Water found on Moon
There’s an old Russia song that goes, “There could be apple trees on Mars”. That might be the stuff of a legend, but a recent discovery of water frozen in the pools of Earth’s closest neighbor, the Moon, means the idea of growing trees in space may not be so farfetched. NASA’s Lunar Reconnaissance Orbiter discovered the presence of water ice in polar craters that sit in the Sun’s shadow and Russia’s Space Research Institute is developing the Lunar Globe Probe which will examine the content of that water and whether it can support life. It’s been some 41 years since the last time that human being scuffed lunar soil. But Igor Mitrofanov is the Head of the Lunar Program at Russia’s Space Research Institute. He says there’s a new focus in getting people there.
“There’s a large difference between the lunar exploration in the 20th century and in the current century. I think that Moon projects of the last century were mainly motivated by the political competition between two major space states. I remember that President Kennedy said once that he would never give even single buck for the Moon exploration if it were only for science. I think that in this century people probably begin to consider Moon more pragmatically, but they’re considering that probably Moon will be important part of the future civilization.”
Lunar Globe 1 will be the first of four missions planned before the creation of a fully robotic lunar base. The orbiter will have a payload of 120 kg which will include astrophysics equipment, dust monitors and plasma sensors to study ultrahigh energy cosmic rays.
“Polar regions have never been visited before, so study of these regions, study of the possibilities of resources utilization is the objective of Moon exploration in this century.”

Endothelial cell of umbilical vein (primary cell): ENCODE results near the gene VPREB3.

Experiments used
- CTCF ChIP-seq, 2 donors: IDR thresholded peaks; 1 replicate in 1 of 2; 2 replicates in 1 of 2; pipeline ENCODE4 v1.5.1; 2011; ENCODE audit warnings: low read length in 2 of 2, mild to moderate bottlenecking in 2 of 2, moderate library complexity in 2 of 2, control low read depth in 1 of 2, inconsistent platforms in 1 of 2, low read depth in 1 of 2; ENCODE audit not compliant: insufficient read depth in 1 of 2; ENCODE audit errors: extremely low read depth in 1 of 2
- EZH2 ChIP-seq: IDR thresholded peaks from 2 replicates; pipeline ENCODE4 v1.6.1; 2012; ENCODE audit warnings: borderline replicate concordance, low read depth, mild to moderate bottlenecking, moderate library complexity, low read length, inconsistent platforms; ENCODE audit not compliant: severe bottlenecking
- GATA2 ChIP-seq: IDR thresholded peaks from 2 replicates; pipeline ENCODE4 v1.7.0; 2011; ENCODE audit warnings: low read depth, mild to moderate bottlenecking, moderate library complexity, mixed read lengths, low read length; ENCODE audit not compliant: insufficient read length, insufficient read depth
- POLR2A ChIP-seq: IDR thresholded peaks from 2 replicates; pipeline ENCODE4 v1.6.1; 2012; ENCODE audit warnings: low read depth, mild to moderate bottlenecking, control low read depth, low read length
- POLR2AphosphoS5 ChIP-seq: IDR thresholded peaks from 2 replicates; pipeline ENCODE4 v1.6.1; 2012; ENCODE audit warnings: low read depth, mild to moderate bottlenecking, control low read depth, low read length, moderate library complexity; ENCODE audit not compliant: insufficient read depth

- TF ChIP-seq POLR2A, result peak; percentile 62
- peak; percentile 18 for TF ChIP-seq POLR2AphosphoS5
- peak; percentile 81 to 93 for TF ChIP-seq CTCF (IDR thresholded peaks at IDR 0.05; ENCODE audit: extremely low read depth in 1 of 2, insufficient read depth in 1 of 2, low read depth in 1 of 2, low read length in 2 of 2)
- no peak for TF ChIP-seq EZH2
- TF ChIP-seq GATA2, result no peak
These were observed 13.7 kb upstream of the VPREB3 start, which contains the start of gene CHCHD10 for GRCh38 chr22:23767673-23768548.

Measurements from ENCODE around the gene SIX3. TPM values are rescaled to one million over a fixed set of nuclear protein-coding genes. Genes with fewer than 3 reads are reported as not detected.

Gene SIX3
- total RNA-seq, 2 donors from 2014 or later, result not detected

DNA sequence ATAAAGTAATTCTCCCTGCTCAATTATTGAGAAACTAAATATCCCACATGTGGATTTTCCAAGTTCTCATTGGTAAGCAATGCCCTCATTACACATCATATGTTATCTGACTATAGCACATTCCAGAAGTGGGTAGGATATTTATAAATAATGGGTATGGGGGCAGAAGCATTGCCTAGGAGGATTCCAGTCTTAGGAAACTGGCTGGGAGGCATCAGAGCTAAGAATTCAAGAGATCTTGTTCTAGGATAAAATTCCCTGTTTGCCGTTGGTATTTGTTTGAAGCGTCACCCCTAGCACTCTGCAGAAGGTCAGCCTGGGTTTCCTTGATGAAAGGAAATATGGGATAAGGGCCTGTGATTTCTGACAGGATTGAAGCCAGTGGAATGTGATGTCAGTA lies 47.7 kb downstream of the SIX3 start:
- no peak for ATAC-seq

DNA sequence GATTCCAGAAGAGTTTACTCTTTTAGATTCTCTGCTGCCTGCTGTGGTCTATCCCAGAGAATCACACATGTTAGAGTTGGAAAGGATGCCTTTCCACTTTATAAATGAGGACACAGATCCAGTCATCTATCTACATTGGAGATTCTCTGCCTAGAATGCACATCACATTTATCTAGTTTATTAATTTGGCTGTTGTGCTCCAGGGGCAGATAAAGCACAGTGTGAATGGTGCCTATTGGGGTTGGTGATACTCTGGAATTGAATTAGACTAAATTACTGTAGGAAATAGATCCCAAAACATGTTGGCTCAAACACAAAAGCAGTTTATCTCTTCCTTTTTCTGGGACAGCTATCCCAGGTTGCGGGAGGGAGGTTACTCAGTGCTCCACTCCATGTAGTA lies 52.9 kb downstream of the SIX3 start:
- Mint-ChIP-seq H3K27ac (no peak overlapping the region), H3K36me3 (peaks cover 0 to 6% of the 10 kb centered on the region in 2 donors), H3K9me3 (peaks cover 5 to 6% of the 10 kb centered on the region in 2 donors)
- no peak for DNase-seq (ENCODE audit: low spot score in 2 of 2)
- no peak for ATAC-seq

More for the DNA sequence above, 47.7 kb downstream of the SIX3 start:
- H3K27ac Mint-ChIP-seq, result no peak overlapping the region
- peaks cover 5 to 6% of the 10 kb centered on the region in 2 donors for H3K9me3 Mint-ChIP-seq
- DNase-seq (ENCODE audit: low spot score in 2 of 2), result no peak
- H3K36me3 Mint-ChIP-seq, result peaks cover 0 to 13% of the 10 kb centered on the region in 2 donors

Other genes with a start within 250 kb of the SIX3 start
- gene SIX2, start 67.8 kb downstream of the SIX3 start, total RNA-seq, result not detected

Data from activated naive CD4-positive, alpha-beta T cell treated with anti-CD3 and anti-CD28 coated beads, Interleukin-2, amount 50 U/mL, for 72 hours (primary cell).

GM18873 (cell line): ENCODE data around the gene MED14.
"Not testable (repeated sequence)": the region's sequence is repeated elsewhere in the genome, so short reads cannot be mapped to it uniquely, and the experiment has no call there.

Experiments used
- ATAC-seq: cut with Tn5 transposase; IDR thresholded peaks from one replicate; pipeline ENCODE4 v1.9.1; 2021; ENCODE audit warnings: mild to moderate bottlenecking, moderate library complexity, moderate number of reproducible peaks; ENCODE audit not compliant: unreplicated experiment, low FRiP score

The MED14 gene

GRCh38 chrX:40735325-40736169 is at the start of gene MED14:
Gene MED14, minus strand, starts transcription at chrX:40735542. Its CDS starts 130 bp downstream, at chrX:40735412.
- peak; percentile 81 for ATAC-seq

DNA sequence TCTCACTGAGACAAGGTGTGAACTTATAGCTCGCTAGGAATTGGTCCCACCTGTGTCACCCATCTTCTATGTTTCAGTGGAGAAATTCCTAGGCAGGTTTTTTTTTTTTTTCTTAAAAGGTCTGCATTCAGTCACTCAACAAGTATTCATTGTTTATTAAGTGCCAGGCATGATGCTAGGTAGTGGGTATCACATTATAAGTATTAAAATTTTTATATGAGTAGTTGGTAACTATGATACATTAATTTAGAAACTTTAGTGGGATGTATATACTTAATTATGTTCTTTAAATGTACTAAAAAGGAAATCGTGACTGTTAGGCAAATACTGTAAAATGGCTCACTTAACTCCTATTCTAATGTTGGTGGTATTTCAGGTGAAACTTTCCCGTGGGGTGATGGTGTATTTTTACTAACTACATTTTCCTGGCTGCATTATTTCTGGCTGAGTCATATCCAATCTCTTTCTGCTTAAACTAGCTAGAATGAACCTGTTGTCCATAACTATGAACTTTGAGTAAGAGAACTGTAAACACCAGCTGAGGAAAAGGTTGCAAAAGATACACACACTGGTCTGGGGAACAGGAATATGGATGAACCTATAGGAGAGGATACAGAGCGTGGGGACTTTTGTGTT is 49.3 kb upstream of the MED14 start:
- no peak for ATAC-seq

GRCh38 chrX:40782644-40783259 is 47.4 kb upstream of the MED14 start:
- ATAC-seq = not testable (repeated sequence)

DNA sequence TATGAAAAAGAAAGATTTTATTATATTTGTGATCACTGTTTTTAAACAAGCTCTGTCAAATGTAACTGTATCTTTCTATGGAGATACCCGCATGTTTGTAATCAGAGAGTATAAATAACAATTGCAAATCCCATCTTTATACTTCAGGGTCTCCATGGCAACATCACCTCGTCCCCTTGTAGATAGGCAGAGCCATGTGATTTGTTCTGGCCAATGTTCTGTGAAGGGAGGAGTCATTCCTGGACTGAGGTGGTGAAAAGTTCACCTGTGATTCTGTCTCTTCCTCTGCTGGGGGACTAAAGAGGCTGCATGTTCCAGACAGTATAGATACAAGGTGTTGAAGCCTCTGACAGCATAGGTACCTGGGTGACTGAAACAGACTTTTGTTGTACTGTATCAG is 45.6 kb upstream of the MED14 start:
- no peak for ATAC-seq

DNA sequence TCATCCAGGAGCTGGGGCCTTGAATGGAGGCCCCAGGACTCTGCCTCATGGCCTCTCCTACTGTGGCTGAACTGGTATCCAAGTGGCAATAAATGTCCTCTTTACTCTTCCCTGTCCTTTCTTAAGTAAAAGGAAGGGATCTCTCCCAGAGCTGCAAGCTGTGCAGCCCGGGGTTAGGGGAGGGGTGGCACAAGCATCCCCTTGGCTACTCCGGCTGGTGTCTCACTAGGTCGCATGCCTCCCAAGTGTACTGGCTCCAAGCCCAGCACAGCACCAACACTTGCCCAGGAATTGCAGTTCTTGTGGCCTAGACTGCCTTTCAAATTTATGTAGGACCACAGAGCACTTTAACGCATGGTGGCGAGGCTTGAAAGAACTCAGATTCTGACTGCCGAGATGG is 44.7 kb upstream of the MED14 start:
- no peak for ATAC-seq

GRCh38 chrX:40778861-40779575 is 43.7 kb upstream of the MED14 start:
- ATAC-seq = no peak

The long-term goal is for permanent manned mission to the Moon as a stepping stone to further space exploration. In 2016 it’s hoped that the Lunar Globe 2 orbiter will be launched and in the following year a landing module with huge range of scientific equipment including a rover will be ready.
“Because if people will decide to build sometime space stations on the Moon, it is very important that water is there. Using this natural resource people may develop oxygen for breathing. H2O water just to have something to drink and also though various chemical process we may produce the fuel for the rockets.”
But it’s not just scientists going for a moon shot. Sergei Kostenko is the head of the Moscow office of Space Adventures. That’s a U.S. company that already sent seven people to the international space station, including the first-ever space tourist Denis Tito. It currently offers suborbital and orbital flights. But he says that the next logical step is to take tourists to circumnavigate the Moon within five years.
“The Moon will be the first point for humankind in the space. It’s not far – just three days of flying. So probably Moon will be first stop in the space for people. Just to create circumlunar mission complex and to fly around the Moon – it’s like the first step, the entrance to our Moon odyssey. And we still don’t have plans to build something on the Moon – maybe in the future.”
Also possible is the idea of a roundtrip to Mars, as put forward by the space tourist Denis Tito.
“I like this concept – inspiration Mars, it’s very clever to inspire people for something new, for new technology and so it’s not easy to realize this project, but it’s feasible. My opinion is that it takes a lot of energy, takes a lot of money, but in five years theoretically it’s feasible.”
There have been setbacks in Russia’s space program. The most recent was a botched launch of a Telecom’s satellite last year, while in 2011 the Fobos-Grunt probe got stuck in the Earth’s orbit and crashed into the Pacific Ocean, but Igor Mitrofanov from Russia’s Space Institute says that lessons have been learned. It’s important to remember that the Moon is not really that far away.
“We all agree that it’s probably too early to send humans to Mars. What we have to do is that we have to start this in the vicinity of the Moon. I’d say that if Moon is our island, Mars is another continent. So we have to cross a large ocean of space between Earth and Mars. And in case of Moon it’s so close, it’s just three days of flight. Probably by train to Vladivostok it will take longer than by spacecraft to Moon.”
And it’ll be Russia’s Far East where the Lunar Globe will leave off with a launch to take place at the Vostochny Spaceport.